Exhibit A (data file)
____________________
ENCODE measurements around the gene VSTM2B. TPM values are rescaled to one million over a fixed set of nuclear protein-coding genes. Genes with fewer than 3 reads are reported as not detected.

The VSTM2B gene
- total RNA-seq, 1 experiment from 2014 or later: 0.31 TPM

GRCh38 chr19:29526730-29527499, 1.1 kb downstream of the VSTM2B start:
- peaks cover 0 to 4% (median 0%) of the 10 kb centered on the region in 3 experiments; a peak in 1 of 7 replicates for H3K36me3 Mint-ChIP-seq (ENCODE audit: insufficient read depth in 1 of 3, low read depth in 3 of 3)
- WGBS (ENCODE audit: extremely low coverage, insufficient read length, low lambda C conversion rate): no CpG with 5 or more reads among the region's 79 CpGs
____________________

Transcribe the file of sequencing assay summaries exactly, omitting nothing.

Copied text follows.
ENCODE measurements around the gene VSTM2B. TPM values are rescaled to one million over a fixed set of nuclear protein-coding genes. Genes with fewer than 3 reads are reported as not detected.

The VSTM2B gene
- total RNA-seq, 1 experiment from 2014 or later: 0.31 TPM

GRCh38 chr19:29526730-29527499, 1.1 kb downstream of the VSTM2B start:
- peaks cover 0 to 4% (median 0%) of the 10 kb centered on the region in 3 experiments; a peak in 1 of 7 replicates for H3K36me3 Mint-ChIP-seq (ENCODE audit: insufficient read depth in 1 of 3, low read depth in 3 of 3)
- WGBS (ENCODE audit: extremely low coverage, insufficient read length, low lambda C conversion rate): no CpG with 5 or more reads among the region's 79 CpGs